Paper presented at the 6th International Conference on Heat Transfer, Fluid Mechanics and Thermodynamics, South Africa, 30 June - 2 July, 2008.
The concept of heat integration in batch chemical plants has been in literature for more than a decade. Heat
integration in batch plants can be effceted in 2 ways, i.e. direct and indirect heat integration. Direct heat
integration is encountered when both the source and the sink processes have to be active over a common time
interval, assuming that the thermal driving forces allow. On the other hand, indirect heat integration allows heat
integration of processes regardless of the time interval, as long as the source process takes place before the sink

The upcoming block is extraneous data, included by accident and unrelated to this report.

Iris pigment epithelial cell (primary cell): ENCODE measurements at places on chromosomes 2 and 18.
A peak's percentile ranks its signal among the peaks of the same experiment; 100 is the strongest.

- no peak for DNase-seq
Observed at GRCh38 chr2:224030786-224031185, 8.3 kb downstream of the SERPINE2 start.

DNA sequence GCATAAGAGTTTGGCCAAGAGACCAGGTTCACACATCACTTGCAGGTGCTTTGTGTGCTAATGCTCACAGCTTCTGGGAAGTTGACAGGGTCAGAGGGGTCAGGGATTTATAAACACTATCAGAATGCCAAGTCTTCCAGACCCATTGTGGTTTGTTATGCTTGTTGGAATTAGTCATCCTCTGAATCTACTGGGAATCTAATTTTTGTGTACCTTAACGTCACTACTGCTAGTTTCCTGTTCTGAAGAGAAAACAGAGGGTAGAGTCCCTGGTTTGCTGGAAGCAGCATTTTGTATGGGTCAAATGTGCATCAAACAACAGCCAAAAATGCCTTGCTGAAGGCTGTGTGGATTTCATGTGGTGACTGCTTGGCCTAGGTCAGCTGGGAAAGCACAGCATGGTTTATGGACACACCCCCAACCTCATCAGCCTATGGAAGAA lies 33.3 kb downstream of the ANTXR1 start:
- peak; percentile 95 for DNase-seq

process so as to store energy or heat for later use. The thermal driving forces, nonetheless, must still be obeyed
even in this type of heat integration. It is, therefore, evident from the foregoing statements that direct heat
integration is more constrained than indirect heat integration. Presented in this paper is a mathematically
rigorous technique for optimization of energy use through the exploitation of heat storage in heat integrated
multipurpose batch plants. Storage of heat is effected through the use of a heat transfer fluid. The resultant
mathematical formulation exhibits a mixed integer linear programming (MILP) stucture, which yields a globally
optimal solution for a predefined storage size.